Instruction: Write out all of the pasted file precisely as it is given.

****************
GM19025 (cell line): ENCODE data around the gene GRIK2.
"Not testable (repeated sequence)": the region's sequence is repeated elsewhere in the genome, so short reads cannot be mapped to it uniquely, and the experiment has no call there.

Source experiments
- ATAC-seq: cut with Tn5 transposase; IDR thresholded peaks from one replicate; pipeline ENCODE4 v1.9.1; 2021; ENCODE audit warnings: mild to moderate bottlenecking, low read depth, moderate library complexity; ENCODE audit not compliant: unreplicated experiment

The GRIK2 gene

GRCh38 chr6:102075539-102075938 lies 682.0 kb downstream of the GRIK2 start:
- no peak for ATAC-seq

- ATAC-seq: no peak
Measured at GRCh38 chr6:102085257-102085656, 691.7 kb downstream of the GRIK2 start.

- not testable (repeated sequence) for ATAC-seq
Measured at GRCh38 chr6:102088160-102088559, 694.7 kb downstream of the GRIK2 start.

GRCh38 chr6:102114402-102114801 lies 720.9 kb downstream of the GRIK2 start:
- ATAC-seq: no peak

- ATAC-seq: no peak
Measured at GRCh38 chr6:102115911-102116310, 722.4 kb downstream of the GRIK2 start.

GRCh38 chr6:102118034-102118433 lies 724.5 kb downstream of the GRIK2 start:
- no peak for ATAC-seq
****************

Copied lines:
GM19025 (cell line): ENCODE data around the gene GRIK2.
"Not testable (repeated sequence)": the region's sequence is repeated elsewhere in the genome, so short reads cannot be mapped to it uniquely, and the experiment has no call there.

Source experiments
- ATAC-seq: cut with Tn5 transposase; IDR thresholded peaks from one replicate; pipeline ENCODE4 v1.9.1; 2021; ENCODE audit warnings: mild to moderate bottlenecking, low read depth, moderate library complexity; ENCODE audit not compliant: unreplicated experiment

The GRIK2 gene

GRCh38 chr6:102075539-102075938 lies 682.0 kb downstream of the GRIK2 start:
- no peak for ATAC-seq

- ATAC-seq: no peak
Measured at GRCh38 chr6:102085257-102085656, 691.7 kb downstream of the GRIK2 start.

- not testable (repeated sequence) for ATAC-seq
Measured at GRCh38 chr6:102088160-102088559, 694.7 kb downstream of the GRIK2 start.

GRCh38 chr6:102114402-102114801 lies 720.9 kb downstream of the GRIK2 start:
- ATAC-seq: no peak

- ATAC-seq: no peak
Measured at GRCh38 chr6:102115911-102116310, 722.4 kb downstream of the GRIK2 start.

GRCh38 chr6:102118034-102118433 lies 724.5 kb downstream of the GRIK2 start:
- no peak for ATAC-seq